Learning teams are often constructed around important and genuine (not artificial) work - for example, taking care of patients on a particular hospital ward or conducting research to develop a new drug for Parkinson's disease. But the true goal of the learning team (and the instructor who leads them) is to go beyond learning the day-to-day technical functions (of patient care or discorvering new drugs) but to develop the knowledge, skills, and attitudes necessary to contribute to other learning teams.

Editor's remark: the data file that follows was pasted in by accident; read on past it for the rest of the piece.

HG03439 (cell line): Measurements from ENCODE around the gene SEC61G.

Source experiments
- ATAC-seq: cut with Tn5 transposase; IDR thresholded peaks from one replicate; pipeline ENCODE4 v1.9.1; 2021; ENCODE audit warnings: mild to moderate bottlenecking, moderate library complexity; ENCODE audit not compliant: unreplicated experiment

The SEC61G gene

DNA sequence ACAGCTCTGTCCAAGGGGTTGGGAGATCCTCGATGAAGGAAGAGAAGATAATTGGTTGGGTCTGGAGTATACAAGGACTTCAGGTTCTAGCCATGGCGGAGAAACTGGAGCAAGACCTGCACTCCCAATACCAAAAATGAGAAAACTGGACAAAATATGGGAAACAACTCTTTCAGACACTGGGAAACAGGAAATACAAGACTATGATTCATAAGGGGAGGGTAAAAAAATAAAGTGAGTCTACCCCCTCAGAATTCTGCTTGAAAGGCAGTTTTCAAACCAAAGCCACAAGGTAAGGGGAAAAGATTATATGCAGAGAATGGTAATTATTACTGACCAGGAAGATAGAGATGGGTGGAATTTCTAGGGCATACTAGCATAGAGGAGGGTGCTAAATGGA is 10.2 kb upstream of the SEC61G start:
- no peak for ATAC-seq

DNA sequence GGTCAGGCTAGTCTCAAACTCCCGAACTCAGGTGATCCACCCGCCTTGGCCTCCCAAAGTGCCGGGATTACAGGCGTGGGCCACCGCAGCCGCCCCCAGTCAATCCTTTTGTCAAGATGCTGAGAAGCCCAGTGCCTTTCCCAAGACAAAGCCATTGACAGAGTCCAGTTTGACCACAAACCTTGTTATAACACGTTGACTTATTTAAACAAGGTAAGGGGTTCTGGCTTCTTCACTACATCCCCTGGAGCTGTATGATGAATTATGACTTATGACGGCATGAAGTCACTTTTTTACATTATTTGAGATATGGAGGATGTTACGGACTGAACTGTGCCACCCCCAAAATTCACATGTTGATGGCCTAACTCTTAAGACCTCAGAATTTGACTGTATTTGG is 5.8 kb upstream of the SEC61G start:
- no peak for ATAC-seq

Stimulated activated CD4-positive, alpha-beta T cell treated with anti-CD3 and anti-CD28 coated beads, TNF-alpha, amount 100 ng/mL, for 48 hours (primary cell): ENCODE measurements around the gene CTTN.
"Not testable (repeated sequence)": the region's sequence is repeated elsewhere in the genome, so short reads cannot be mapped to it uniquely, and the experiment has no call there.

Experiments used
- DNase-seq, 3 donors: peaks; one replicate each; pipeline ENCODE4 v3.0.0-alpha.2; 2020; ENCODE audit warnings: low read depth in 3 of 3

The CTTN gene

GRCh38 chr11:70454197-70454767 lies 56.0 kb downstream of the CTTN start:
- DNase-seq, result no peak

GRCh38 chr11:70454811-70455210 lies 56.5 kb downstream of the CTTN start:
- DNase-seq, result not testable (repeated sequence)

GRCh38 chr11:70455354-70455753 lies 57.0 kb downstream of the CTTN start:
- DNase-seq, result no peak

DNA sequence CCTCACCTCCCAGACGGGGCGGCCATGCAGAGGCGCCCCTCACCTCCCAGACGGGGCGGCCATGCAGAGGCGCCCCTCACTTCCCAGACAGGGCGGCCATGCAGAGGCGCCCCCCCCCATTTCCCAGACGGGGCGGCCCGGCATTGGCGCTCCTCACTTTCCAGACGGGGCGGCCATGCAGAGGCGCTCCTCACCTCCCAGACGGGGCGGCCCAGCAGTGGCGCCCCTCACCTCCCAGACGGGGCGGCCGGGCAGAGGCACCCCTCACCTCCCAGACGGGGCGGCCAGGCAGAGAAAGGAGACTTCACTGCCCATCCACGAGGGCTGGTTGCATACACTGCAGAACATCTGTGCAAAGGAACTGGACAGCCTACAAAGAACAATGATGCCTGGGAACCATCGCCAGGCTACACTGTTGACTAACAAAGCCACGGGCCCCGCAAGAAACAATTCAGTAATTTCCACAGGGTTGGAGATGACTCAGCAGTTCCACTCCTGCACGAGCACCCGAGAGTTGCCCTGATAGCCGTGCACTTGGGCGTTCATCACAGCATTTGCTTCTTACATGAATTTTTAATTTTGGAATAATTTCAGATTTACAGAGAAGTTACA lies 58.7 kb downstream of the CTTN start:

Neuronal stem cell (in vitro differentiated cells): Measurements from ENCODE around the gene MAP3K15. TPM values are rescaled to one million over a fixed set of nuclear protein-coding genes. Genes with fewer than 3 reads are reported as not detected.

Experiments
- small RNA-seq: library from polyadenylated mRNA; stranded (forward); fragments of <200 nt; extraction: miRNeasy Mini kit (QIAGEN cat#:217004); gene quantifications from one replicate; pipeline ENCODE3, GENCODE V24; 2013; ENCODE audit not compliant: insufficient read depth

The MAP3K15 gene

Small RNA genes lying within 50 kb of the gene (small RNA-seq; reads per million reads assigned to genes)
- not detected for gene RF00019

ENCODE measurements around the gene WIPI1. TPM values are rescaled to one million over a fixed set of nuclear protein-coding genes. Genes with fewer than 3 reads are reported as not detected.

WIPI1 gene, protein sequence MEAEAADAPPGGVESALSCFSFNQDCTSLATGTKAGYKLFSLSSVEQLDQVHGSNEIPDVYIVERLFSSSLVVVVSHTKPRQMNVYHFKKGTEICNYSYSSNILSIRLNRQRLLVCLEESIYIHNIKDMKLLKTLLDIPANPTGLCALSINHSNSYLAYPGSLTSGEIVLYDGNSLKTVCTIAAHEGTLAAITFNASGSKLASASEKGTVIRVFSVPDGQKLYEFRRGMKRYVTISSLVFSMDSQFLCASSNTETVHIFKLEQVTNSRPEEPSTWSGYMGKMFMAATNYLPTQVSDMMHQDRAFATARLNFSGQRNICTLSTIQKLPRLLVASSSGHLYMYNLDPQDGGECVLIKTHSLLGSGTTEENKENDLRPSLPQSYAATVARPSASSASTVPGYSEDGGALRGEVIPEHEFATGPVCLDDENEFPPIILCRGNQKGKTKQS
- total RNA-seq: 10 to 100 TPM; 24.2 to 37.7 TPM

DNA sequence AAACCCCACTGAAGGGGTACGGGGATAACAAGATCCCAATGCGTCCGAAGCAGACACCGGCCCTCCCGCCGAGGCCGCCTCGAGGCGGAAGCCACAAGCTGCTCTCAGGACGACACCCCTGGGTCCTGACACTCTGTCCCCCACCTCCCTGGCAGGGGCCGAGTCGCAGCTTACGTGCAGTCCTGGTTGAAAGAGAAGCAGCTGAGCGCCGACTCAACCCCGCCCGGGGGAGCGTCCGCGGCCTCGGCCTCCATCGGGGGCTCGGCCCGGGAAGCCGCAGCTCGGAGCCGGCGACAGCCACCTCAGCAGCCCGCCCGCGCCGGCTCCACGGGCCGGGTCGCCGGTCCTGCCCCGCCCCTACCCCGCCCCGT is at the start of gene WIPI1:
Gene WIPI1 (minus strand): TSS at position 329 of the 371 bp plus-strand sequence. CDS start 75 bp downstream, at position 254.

Peter Senge, well known for his books and articles on management and leadership, talks about the "learning organization" in his book "The Fifth Discipline." The principles in Senge's books - "personal mastery," "mental models," "shared vision," and "team learning" - were initially developed to conceptualize how highly effective corporations "work" ... but they are equally important concepts in higher education and the "work" of learning teams. It's not surprising that Senge's more recent work has focused on how these principles can be applied to education in the Fifth Discipline Fieldbook entitled "Schools that Learn."The bottom line - learning isn't about what the "teacher" knows and can impart to "students" but rather a shared process where people come together to grow and develop. The best teachers - while they may be known for their content expertise - are really achitects of the "learning process."